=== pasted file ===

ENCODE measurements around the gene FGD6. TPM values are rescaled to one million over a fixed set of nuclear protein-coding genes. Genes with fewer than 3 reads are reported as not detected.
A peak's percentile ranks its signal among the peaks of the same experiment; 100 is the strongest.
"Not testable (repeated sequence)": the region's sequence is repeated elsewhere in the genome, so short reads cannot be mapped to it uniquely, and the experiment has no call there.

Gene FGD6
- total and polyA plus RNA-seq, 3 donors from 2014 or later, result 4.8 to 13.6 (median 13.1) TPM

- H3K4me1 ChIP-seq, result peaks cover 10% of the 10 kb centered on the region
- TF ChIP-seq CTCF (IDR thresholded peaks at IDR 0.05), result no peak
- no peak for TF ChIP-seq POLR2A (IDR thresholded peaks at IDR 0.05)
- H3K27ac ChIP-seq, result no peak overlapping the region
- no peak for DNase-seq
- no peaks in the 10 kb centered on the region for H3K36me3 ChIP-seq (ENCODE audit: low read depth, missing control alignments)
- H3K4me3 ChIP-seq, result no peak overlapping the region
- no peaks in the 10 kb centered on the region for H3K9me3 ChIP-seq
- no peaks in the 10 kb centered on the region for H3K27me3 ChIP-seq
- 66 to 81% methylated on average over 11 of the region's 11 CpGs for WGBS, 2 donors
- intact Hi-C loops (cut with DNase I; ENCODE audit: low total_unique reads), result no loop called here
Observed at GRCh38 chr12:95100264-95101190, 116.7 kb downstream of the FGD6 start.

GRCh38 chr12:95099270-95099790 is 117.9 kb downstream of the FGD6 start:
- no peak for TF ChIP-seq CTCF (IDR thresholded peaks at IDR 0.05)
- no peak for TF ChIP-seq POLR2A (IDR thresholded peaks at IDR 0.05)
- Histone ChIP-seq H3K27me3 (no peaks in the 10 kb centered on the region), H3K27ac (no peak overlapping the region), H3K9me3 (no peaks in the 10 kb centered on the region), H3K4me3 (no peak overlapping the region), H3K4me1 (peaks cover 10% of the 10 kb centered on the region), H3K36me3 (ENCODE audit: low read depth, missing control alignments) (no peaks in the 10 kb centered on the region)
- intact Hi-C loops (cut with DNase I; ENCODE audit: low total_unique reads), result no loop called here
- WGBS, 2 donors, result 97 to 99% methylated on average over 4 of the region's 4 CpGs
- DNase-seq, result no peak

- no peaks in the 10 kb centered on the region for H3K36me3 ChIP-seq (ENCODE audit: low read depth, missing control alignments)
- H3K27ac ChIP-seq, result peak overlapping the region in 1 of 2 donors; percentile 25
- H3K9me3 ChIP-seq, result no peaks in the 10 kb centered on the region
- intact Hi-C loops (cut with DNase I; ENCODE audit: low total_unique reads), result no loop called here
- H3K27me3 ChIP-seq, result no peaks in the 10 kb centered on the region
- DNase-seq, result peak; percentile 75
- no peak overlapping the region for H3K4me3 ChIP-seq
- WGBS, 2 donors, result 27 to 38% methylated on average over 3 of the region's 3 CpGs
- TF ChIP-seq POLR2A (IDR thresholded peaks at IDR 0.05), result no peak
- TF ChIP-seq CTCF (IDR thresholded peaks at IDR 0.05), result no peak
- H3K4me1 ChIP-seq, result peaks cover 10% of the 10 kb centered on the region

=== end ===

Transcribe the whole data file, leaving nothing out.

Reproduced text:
ENCODE measurements around the gene FGD6. TPM values are rescaled to one million over a fixed set of nuclear protein-coding genes. Genes with fewer than 3 reads are reported as not detected.
A peak's percentile ranks its signal among the peaks of the same experiment; 100 is the strongest.
"Not testable (repeated sequence)": the region's sequence is repeated elsewhere in the genome, so short reads cannot be mapped to it uniquely, and the experiment has no call there.

Gene FGD6
- total and polyA plus RNA-seq, 3 donors from 2014 or later, result 4.8 to 13.6 (median 13.1) TPM

- H3K4me1 ChIP-seq, result peaks cover 10% of the 10 kb centered on the region
- TF ChIP-seq CTCF (IDR thresholded peaks at IDR 0.05), result no peak
- no peak for TF ChIP-seq POLR2A (IDR thresholded peaks at IDR 0.05)
- H3K27ac ChIP-seq, result no peak overlapping the region
- no peak for DNase-seq
- no peaks in the 10 kb centered on the region for H3K36me3 ChIP-seq (ENCODE audit: low read depth, missing control alignments)
- H3K4me3 ChIP-seq, result no peak overlapping the region
- no peaks in the 10 kb centered on the region for H3K9me3 ChIP-seq
- no peaks in the 10 kb centered on the region for H3K27me3 ChIP-seq
- 66 to 81% methylated on average over 11 of the region's 11 CpGs for WGBS, 2 donors
- intact Hi-C loops (cut with DNase I; ENCODE audit: low total_unique reads), result no loop called here
Observed at GRCh38 chr12:95100264-95101190, 116.7 kb downstream of the FGD6 start.

GRCh38 chr12:95099270-95099790 is 117.9 kb downstream of the FGD6 start:
- no peak for TF ChIP-seq CTCF (IDR thresholded peaks at IDR 0.05)
- no peak for TF ChIP-seq POLR2A (IDR thresholded peaks at IDR 0.05)
- Histone ChIP-seq H3K27me3 (no peaks in the 10 kb centered on the region), H3K27ac (no peak overlapping the region), H3K9me3 (no peaks in the 10 kb centered on the region), H3K4me3 (no peak overlapping the region), H3K4me1 (peaks cover 10% of the 10 kb centered on the region), H3K36me3 (ENCODE audit: low read depth, missing control alignments) (no peaks in the 10 kb centered on the region)
- intact Hi-C loops (cut with DNase I; ENCODE audit: low total_unique reads), result no loop called here
- WGBS, 2 donors, result 97 to 99% methylated on average over 4 of the region's 4 CpGs
- DNase-seq, result no peak

- no peaks in the 10 kb centered on the region for H3K36me3 ChIP-seq (ENCODE audit: low read depth, missing control alignments)
- H3K27ac ChIP-seq, result peak overlapping the region in 1 of 2 donors; percentile 25
- H3K9me3 ChIP-seq, result no peaks in the 10 kb centered on the region
- intact Hi-C loops (cut with DNase I; ENCODE audit: low total_unique reads), result no loop called here
- H3K27me3 ChIP-seq, result no peaks in the 10 kb centered on the region
- DNase-seq, result peak; percentile 75
- no peak overlapping the region for H3K4me3 ChIP-seq
- WGBS, 2 donors, result 27 to 38% methylated on average over 3 of the region's 3 CpGs
- TF ChIP-seq POLR2A (IDR thresholded peaks at IDR 0.05), result no peak
- TF ChIP-seq CTCF (IDR thresholded peaks at IDR 0.05), result no peak
- H3K4me1 ChIP-seq, result peaks cover 10% of the 10 kb centered on the region